In a Spin – A Monthly Record Review

Blue Print - Rory Gallagher
Polydor 2383 189

There’s a feeling: the Faces have it, the Beatles had it in the, “Fab Four” days, and Rory Gallagher has it more than anyone.  It’s that feeling of being “one of the boys” or “one of us” … it’s that feeling that makes people put their arm around the lad and say “Nice one Rory.”  Rory never changes much - shy boy, shaking hands after a gig, and the main thing - playing straight ahead.

This album holds only a few surprises, but that is not to knock it.  It’s a fine album with Rory playing what he knows best, playing it how he likes to.

He starts with ‘Walk On Hot Coals’, rocking straight down the line, pausing here and there to punch out some lovely breaks.

The second track is one of the surprises.  It’s called ‘Daughter Of The Everglades’ and is largely an acoustic song, still moving along though with lots of slapping tambourines - it’s a different Rory but an attractive one, and he sings better on this track than I’ve heard him sing before.

He chugs through Big Bill Broonzy’s ‘Banker’s Blues’, with new keyboards man Lou Martin playing some delightful honky-tonk, in fine, rolling style.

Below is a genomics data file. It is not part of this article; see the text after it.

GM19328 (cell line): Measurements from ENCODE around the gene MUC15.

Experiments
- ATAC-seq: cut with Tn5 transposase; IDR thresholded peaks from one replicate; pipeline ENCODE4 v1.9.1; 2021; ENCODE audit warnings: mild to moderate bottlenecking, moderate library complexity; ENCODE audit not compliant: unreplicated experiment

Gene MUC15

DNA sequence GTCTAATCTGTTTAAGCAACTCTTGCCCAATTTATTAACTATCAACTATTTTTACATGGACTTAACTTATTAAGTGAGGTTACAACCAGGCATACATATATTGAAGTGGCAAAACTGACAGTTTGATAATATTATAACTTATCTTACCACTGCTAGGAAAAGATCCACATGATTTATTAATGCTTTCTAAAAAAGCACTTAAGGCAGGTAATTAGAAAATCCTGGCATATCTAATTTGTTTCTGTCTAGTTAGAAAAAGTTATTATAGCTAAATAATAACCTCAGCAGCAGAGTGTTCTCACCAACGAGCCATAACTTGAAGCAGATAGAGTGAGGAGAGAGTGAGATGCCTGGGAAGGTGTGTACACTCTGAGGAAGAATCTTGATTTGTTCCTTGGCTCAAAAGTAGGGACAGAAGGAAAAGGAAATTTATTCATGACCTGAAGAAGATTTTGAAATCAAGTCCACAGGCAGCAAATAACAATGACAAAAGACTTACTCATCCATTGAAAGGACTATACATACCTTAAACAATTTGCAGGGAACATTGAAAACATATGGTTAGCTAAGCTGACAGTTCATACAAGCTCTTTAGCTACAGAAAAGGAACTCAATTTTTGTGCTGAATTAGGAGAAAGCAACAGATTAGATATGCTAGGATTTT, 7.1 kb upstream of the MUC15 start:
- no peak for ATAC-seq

‘Hands Off’ is typical Rory; driving Rock ‘n’ Roll with Martin again adding some lovely decoration.screennheard.jpg

‘Race The Breeze’ opens side two.  It shuffles along at a fine pace, with Rory laying down some tasteful slide breaks and even lacing the song with some lifting, drifting harmonies.

‘The Seventh Son of the Seventh Son’ is the track that displays for me what the album is all about.  This isn’t simply a Gallagher album, but a group record.  The rhythm section of Gerry McAvoy on bass and drummer Rod de’Ath is so tight, it’s unbelievable, and Lou Martin again and again steals a large slice of the show for himself - he plays piano a lot like Rory plays guitar.  It’s a band, and a great one.  Just towards the end of the track, as if to reassert his status, Rory takes off in a bitingly superb run - hard as nails and razor sharp.
‘Unmilitary Two-Step’ is a short delightful amble on the acoustic which serves to break the tracks up a bit and also to set the scene for big surprise number two.  The last track is Gallagher singing a country flavoured song called ‘If I Had A Reason’.  It’s relaxed and easy with lots of steel over acoustic background and Rory sounding a little out of depth with the vocal phrasing.

So it’s the same old Rory Gallagher with the odd surprise, the odd direction change.  I doubt if it will capture many new listeners, but it’s not going to disappoint any Gallagher freaks either.

From Screen ‘n’ Heard – May 1973   (a London based periodical)
Thanks to Brenda O'Brien for sharing and Preparing this article
reformatted by roryfan
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added 12/18/05